On Easter Bank Holiday Monday many markets are shut, but Asian markets are down an average of about 0.5% as I write, despite decent growth figures out of China. GDP came in at 6.9% for the 1st quarter.  Government estimate for 2017 was 6.5%.  Last year China grew by 6.7% – the lowest growth rate for 26 years. The main issue concerning the Chinese economy is debt – both public and private.  Many believe the banks are very much under the cosh with underperforming loan portfolios. The OECD expressed concern that debt ratio to GDP in China came in at an alarming 250%. There is every chance that growth has been exaggerated, but it would appear that the heat is now out of the kitchen for the time being.

 

There was some interesting pieces of corporate news heading towards Easter last week, but everything was overshadowed by the atrocities in Syria and the sabre-rattling over North Korea.  Tesco posted an improved figures for last year, with sales overall up by 4.3% to £49 billion.  However one-off-disbursements like a £235 million fine for over-stating profits and an over-zealous outlook for 2017 bearing in mind inflation and hostile competition from Lidl and Aldi, saw investors take the shares south by over 5%.  At last major fund managers are finally taking their responsibilities seriously by bringing their influence to bear over excessive executive pay.  Many were highly amused that Credit Suisse senior managers volunteered a 40% bonus cut for the last year. I would not be too worried about Lloyds Banking Group moving a few people to Germany post BREXIT decision. Lloyds is a domestic bank and has virtually no European presence! It looks as though the World Bank may knock back Greece on new loan proposals. I was highly amused to see that BSG mining is going to sue George Soros for $10 billion for alleged accusations of defamation and fraud.

 

Friday was an extremely important day for the start of the US earnings season. Three major banks posted numbers – Citibank, JP Morgan Chase and Wells Fargo.  JPM and Citibank both saw profits up by 17% for the first quarter.  JPM also saw record investment bank earnings. The shares in these banks were up over 20% since the election on 8th November through hope and expectations that the Trump administrations would cut regulation (Dodd/Frank and even reintroduce Glass-Steagall), spending public money like water and cut taxes.  Congress is proving tricky for Trump over getting some of this legislation through.  Shares in Wells Fargo and Citibank are now only up 17%, though JPM remains up 22%. Banking results on the whole beat expectations in comparison to profits estimates for S&P constituent stocks, which are expected to increase by 11% on average.  No wonder Donald Trump is wanting a lower Dollar.  He needs it for exports, whilst his legislation programme flounders.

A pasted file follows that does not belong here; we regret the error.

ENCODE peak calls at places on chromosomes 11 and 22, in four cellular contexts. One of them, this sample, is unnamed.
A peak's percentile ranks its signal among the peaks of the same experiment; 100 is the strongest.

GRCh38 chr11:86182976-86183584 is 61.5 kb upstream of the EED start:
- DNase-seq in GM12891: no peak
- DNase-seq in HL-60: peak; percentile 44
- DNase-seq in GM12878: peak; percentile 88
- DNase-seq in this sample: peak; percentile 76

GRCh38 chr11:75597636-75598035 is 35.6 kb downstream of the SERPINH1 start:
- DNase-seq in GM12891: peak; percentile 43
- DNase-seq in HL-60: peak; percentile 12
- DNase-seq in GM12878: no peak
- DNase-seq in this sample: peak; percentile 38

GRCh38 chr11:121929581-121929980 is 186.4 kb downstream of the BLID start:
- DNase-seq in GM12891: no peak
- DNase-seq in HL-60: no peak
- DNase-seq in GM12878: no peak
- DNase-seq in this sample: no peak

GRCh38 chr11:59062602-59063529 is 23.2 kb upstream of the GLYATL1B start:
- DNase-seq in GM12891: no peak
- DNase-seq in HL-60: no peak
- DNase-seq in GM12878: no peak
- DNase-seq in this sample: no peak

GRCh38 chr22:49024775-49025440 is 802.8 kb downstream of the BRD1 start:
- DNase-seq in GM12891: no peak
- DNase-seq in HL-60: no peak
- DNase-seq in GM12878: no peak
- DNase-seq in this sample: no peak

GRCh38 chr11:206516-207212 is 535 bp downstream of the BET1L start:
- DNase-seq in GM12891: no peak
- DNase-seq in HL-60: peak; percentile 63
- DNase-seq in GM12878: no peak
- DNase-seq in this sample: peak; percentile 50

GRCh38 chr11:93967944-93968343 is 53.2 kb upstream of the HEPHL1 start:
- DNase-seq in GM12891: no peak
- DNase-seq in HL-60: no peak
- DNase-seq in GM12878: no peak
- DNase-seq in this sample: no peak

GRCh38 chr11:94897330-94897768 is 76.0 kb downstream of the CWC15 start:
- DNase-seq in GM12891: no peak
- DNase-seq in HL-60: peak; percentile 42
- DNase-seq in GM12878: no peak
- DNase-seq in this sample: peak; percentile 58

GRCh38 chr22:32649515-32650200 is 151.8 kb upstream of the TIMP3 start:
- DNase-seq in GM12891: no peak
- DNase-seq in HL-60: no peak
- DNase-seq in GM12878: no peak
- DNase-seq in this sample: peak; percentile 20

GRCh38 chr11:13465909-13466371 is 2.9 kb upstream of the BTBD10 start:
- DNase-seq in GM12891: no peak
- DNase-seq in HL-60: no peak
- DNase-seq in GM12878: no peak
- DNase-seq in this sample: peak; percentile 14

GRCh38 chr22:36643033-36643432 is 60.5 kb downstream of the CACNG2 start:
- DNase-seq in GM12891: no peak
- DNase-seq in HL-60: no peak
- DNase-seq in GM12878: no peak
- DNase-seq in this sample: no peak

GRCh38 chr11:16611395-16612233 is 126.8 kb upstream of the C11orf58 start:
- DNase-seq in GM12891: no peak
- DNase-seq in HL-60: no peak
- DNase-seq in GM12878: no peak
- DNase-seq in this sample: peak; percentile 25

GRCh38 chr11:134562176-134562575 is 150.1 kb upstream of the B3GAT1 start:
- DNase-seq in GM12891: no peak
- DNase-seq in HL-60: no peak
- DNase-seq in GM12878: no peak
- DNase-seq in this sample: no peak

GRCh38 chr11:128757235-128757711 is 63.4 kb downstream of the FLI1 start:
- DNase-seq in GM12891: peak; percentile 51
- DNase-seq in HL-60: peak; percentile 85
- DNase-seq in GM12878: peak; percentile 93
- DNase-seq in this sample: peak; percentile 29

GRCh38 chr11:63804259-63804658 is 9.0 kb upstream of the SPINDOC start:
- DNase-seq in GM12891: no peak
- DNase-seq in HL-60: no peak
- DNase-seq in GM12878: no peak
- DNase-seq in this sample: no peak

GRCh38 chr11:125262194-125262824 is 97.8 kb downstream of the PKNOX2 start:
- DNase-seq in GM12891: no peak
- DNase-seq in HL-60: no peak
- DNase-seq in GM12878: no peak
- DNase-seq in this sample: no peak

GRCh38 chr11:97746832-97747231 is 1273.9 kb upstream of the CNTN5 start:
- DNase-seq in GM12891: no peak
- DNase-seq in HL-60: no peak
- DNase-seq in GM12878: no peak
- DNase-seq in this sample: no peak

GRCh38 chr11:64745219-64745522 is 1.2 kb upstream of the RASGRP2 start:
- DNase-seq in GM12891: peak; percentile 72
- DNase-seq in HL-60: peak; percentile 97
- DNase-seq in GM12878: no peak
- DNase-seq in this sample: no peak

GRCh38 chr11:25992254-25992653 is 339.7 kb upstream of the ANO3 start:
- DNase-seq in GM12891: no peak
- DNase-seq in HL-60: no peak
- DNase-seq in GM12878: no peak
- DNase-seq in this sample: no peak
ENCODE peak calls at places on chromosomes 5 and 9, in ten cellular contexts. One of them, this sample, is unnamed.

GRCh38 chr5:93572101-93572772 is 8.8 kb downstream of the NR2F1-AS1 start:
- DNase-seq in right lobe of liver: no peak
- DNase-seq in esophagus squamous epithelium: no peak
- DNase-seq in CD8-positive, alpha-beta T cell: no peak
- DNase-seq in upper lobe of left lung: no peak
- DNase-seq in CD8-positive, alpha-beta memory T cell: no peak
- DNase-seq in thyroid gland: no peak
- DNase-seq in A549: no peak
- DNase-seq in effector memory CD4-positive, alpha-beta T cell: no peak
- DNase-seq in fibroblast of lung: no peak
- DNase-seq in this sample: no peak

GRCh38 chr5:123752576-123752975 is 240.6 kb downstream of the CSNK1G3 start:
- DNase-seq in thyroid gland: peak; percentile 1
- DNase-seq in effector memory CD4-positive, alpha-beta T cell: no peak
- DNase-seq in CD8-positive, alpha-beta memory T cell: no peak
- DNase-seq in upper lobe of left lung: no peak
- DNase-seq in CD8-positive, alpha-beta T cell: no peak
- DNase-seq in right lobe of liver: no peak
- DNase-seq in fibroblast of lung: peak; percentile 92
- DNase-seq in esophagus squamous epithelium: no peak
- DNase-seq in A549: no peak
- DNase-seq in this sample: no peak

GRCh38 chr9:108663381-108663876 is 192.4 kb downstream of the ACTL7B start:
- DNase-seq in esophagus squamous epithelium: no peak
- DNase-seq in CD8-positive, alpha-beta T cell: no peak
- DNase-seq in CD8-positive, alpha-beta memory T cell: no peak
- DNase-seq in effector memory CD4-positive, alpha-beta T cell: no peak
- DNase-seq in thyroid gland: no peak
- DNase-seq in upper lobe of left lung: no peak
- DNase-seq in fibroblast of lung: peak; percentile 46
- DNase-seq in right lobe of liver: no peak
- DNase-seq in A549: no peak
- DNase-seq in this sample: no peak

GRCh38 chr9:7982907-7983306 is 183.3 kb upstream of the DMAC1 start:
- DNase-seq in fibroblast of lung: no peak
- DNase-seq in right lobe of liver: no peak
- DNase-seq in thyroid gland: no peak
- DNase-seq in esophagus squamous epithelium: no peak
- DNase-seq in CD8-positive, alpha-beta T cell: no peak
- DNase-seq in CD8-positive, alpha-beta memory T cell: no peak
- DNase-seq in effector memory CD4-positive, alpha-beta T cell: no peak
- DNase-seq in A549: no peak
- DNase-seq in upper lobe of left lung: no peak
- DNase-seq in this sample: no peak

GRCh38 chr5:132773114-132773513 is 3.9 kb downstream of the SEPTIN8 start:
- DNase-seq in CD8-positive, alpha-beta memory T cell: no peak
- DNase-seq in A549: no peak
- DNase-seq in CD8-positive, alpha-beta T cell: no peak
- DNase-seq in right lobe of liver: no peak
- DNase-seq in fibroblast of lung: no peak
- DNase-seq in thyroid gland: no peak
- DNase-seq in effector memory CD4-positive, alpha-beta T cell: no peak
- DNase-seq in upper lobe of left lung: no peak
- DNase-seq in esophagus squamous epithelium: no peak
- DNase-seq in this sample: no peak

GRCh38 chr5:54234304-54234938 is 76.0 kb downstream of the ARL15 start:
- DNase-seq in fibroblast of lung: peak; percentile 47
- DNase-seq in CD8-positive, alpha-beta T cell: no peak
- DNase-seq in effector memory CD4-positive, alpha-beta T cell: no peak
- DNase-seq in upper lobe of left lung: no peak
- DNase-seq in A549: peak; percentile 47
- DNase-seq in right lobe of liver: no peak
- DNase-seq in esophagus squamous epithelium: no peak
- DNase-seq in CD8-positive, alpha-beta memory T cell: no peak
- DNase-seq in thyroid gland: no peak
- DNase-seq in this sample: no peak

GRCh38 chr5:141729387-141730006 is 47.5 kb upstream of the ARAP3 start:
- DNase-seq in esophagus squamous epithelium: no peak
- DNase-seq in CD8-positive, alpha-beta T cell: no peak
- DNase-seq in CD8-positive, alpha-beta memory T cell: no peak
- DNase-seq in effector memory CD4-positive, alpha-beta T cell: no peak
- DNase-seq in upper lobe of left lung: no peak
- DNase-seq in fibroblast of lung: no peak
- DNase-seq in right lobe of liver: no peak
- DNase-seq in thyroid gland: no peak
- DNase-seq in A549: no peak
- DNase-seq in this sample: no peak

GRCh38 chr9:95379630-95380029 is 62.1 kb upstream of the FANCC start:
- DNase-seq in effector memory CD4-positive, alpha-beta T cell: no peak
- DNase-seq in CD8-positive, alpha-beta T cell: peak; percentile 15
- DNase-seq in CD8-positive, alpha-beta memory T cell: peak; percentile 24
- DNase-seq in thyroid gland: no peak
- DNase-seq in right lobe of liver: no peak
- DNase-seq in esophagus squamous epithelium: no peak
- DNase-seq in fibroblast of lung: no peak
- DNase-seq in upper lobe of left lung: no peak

The start of next week will be nervous but interesting. I don’t see a major ‘sell-off’ as conditions feel a little less electric! However there may be small but temporary set-back.

 

 

UK companies posting results this week – Tuesday – Ashmore Wednesday – AB Foods, Segro, Burberry, Henderson, Bunzl, Fenner, RELX, Greggs, Rentokil Initial, Rio Tinto, Thursday – Hvivo, Debenhams, Unilever, Acacia Mining, Sky, Senior, Go-Ahead, Moneysupermarket, Evraz, Man Group, Essentra, Friday – Reckitt Benckiser

US companies posting results this week – Monday – Brown & Brown, Netflix, Tuesday – Bank of America Merrill, Abbotts Labs, Goldman Sachs, Charles Schwab, Harley-Davidson, Yahoo!, Wednesday – Blackrock,  American Express, Abbotts Labs, eBay, Thursday – Philip Morris, PPG, Bank of New York, Mellon, DR Horton, Travelers, Visa, Mattel, Friday – GE

Economic data out this week –  Monday – US Empire state manufacturing Index, Tuesday – NAHB Housing data, Germany’s ZEW, Wednesday – Beige Book, Thursday – Phili-Fed Manufacturing Index, Friday – UK Retail Sales

 

 David Buik

 
Market Commentator – Panmure Gordon & Co

 
+44 (0)20 7886 2775
Mobile – 0044 7788 144 877
Panmure Gordon & Co
One New Change | London | EC4M 9AF​